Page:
Deploying a Microservice Application to Kubernetes

1 hour
  • 2 Learning Objectives

About this Hands-on Lab

Microservice applications can be quite complex but that complexity can offer many benefits. Kubernetes can help you take advantage of those benefits by making these complex infrastructures easier to manage through automation. In this hands-on lab, you will see the value of Kubernetes firsthand as you deploy a complex microservice architecture to the cluster and then independently scale some of its components.

Learning Objectives

Successfully complete this lab by achieving the following learning objectives:

Deploy the Stan’s Robot Shop app to the cluster.
  1. Clone the Git repo that contains the pre-made descriptors:
    cd ~/
    git clone
  2. Since this application has many components, it is a good idea to create a separate namespace for the app:
    kubectl create namespace robot-shop
  3. Deploy the app to the cluster:
    kubectl -n robot-shop create -f ~/robot-shop/K8s/descriptors/
  4. Check the status of the application’s pods:
    kubectl get pods -n robot-shop
  5. You should be able to reach the robot shop app from your browser using the Kube master node’s public IP:
Scale up the MongoDB deployment to two replicas instead of just one.
  1. Edit the deployment descriptor:

    kubectl edit deployment mongodb -n robot-shop
  2. You should see some YAML describing the deployment object.

    • Under spec:, look for the line that says replicas: 1 and change it to replicas: 2.
    • Save and exit.
  3. Check the status of the deployment with:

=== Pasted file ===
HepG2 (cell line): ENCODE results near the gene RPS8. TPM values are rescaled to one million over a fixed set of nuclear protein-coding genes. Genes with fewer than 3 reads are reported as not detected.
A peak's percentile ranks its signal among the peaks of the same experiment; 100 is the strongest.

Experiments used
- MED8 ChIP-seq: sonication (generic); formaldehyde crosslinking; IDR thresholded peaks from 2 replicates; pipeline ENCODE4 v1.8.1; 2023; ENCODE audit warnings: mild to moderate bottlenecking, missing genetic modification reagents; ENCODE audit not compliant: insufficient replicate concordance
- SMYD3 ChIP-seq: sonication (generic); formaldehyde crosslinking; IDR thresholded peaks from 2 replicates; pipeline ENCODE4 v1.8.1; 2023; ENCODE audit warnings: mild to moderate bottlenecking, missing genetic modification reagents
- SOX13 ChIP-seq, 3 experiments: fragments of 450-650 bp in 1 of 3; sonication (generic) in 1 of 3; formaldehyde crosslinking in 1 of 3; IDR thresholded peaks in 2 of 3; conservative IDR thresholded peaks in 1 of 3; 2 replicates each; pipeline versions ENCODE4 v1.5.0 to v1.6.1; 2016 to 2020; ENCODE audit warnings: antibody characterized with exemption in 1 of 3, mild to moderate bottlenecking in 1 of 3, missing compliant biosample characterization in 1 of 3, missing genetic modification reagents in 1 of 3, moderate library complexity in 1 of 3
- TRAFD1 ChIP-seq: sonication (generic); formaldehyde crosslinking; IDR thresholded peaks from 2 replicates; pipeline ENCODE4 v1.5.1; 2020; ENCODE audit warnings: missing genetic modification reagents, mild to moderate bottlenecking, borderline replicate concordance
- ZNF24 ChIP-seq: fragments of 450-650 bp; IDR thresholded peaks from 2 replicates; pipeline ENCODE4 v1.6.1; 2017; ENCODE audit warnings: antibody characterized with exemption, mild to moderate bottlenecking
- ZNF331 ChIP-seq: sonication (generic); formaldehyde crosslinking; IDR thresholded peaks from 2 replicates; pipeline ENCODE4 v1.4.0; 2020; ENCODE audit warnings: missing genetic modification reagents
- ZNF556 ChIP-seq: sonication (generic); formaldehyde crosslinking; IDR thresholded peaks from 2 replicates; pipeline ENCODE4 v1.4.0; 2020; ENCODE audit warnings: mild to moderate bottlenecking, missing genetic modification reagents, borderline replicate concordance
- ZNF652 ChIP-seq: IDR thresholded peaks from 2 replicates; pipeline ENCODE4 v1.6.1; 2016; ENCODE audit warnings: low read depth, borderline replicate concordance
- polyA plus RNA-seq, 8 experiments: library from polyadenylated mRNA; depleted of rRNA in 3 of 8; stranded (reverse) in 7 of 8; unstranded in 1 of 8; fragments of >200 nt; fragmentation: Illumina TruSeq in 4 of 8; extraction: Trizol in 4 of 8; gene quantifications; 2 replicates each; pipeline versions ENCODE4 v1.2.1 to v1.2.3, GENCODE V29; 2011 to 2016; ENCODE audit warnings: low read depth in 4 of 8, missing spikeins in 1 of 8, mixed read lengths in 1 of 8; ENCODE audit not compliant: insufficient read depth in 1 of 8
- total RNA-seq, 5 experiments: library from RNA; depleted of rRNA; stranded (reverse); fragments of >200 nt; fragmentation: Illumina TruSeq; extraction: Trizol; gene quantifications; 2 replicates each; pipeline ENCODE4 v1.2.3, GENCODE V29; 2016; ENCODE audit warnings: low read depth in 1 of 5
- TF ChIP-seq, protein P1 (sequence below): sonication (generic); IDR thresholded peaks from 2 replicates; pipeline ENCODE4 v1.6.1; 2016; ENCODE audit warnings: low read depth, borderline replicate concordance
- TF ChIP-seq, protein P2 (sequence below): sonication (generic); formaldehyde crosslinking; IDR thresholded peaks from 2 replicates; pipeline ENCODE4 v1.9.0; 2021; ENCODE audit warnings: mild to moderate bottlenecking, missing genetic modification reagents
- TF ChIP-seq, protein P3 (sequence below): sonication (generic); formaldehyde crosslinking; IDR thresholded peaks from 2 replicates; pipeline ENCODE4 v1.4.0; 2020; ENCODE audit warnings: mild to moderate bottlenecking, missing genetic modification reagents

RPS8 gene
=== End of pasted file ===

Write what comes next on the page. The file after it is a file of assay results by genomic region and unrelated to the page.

kubectl get deployment mongodb -n robot-shop

    After a few moments, the number of available replicas should be 2.

Additional Resources

Your team manages an online storefront called Stan's Robot Shop. Your company sells robots, and the team has built a rather complex micrservice-based application in order to serve the online store. You have been given the task of deploying this application to the cluster. Luckily, there are some pre-made Kubernetes YAML descriptors to make this easier, contained in a Git repository at

However, the team anticipates that the search feature of the online store will need to handle some additional load soon after the store launches. After deploying the app, you will need to scale up the MongoDB service responsible for handling product searches.

Credit for the open source Stan's Robot Shop sample app goes to the folks at Instana!

You will need to do the following:

  • Deploy the Stan's Robot Shop app to the cluster.
  • Scale up the MongoDB service to two replicas instead of just one.

Once the app is deployed, you should be able to reach it in a browser using the Kube master node's public IP: http://$kube_master_public_ip:30080

If you need additional guidance, click the icon next to each task below for more information on how to complete each task. You can also check out the solution video for a detailed walkthrough.

What are Hands-on Labs

Hands-on Labs are real environments created by industry experts to help you learn. These environments help you gain knowledge and experience, practice without compromising your system, test without risk, destroy without fear, and let you learn from your mistakes. Hands-on Labs: practice your skills before delivering in the real world.

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